The 1970s, as cinemas declines, television flourished, but the biggest growth was in music — new sounds, new techniques, new instruments and new genres. The early 1970s were about experimentation and complexity, but within five years there was a revolt by the youth of Britain which was known as The Punk Movement.

[Picture of Johnny Rotten]The whole idea behind the Punk movement was anti-money-making, anti-music-business, anti-recording. It was all about live performance and the right of any young person to express themselves in the audience or in the band. Punk was about claiming back part of the culture exposed by rock’n’roll 20 years before: music that connected with the experience of kids, that involved and engrossed kids, that belonged to kids (and was anti-establishment, and anti-adult).

[Picture of The Clash]While the teenager was invented by social engineering, the music was genuine , being stolen and adapted from black jazz and blues music, but it was possessed by the kids. The market merely exploited this ground-swell. The difference between that and the Punk movement was that the Punk movement was conscious of itself and the business aspects, and it was a rejection of an established million-dollar business machine that produced a diet of music for consumption.

[Picture of The Clash]Punk embraced Jamaican reggae and dub music — music that was not in the control of the music business — it embraced art that was not in the art business, it embraced fashion that was not in the fashion business, as well as poetry and more besides. In its essence it was a British movement of its time and place — accompanying riots, in a period of shortages, strikes and injustices. In a country bombed by terrorists, under threat of nuclear destruction and on the brink of using up all the sources of energy — it was the “no Future” generation. So Punk was not only a grass roots arts movement, but also a political movement.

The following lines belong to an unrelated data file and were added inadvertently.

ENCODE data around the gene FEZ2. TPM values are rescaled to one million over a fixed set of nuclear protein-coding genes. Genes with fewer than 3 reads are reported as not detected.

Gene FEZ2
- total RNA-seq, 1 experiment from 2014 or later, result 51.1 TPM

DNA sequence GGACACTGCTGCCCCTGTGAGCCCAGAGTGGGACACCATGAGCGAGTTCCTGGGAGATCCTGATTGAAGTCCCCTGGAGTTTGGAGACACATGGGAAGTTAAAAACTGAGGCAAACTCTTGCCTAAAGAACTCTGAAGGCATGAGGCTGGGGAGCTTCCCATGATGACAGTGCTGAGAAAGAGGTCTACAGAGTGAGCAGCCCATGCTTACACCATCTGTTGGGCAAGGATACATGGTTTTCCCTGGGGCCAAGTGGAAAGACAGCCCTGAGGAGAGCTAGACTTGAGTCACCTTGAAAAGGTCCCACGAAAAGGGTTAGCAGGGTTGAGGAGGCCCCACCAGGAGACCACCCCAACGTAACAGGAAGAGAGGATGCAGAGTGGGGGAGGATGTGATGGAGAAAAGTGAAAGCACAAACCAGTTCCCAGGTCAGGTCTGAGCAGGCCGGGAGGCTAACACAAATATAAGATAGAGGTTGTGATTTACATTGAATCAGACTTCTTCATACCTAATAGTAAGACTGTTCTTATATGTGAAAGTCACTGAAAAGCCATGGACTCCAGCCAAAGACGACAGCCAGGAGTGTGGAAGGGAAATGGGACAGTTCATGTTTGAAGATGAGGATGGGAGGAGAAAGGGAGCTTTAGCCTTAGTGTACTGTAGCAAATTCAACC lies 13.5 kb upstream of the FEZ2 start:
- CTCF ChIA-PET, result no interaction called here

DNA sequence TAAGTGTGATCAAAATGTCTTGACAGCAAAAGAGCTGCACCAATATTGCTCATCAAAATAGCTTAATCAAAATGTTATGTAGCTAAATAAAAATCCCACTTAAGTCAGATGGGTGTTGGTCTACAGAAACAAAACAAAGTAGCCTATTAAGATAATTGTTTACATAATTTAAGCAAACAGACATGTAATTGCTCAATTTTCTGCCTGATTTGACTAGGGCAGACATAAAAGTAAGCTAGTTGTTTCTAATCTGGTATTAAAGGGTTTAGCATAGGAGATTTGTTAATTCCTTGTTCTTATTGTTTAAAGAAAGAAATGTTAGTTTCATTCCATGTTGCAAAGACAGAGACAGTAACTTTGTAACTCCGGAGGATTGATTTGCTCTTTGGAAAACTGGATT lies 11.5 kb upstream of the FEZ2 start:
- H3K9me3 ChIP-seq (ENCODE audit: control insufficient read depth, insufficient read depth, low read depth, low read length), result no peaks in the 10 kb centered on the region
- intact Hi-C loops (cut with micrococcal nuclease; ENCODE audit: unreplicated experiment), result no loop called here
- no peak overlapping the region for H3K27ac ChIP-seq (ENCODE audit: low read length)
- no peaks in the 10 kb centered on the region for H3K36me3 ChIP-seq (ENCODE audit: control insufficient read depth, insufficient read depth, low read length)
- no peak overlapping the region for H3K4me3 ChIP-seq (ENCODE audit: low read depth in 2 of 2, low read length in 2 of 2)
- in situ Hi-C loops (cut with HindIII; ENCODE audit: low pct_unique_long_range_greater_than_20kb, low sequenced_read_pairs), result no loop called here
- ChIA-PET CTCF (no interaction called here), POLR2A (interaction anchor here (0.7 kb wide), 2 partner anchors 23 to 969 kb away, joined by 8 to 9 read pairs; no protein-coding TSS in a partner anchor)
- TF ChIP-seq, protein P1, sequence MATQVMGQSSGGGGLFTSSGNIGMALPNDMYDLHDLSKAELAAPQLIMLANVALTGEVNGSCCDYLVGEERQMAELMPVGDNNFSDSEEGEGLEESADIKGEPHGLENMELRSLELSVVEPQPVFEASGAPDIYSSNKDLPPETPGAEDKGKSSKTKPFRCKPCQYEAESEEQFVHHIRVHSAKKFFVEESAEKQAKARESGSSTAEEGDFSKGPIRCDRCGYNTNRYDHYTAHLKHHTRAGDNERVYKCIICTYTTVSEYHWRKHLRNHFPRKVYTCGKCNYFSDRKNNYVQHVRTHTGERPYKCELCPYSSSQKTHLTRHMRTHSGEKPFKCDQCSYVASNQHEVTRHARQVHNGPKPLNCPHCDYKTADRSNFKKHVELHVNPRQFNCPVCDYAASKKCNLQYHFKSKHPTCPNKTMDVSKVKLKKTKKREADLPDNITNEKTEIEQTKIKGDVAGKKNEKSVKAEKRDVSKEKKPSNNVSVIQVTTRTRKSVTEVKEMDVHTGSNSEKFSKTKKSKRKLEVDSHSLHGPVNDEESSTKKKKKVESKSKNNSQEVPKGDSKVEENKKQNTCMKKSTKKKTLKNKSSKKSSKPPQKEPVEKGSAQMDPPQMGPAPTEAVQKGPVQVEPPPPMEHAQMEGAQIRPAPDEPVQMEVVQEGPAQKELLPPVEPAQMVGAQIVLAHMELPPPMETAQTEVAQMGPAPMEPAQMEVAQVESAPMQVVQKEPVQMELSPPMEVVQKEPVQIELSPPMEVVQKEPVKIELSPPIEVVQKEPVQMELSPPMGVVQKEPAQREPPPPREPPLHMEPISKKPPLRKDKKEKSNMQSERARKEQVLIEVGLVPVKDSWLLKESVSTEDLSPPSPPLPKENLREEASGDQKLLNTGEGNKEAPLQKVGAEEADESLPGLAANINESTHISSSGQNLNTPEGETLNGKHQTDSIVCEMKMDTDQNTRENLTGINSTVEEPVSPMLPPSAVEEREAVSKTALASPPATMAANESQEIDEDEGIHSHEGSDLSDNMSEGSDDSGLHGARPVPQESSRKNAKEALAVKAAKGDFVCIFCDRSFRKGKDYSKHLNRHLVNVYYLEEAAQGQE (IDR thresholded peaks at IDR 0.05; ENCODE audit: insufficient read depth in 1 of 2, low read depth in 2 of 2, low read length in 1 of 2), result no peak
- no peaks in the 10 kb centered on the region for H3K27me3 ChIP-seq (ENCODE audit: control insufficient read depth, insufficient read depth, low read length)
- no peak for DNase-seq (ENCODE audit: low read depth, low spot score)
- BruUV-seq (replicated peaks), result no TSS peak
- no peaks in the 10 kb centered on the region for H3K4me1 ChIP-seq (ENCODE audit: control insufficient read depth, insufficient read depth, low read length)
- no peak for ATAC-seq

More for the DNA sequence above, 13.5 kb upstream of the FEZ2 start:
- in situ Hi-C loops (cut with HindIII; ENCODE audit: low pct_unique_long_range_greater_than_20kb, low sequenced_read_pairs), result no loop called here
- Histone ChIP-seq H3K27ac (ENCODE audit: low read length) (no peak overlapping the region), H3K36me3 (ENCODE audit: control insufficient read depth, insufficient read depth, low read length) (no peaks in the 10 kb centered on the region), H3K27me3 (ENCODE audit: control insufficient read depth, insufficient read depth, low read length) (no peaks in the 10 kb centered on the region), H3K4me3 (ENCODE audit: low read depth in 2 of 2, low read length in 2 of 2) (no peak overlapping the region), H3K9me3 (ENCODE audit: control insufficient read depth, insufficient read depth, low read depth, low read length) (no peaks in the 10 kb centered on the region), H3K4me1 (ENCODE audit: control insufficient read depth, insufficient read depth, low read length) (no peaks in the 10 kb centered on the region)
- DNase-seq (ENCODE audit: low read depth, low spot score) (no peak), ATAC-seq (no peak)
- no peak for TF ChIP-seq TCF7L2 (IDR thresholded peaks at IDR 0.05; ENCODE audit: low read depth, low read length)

[Picture of mohican punk]Whereas Hippies tried to stop the American war in Vietnam, and solve the cold war with love and peace, Punks simply came out as angry kids fed up with the people who created this misery — the powers that made their lives hell. Punks rioted. Punks dressed in such a way that they were threatening and unemployable (as if there were any jobs going!). Why conform when it will get you nowhere? Doc martens, spiky hair, safety pins, razor blades, bin bags, Mohican hair cuts, tattoos and piercings — all of which remains today, but back then was exceptionally radical.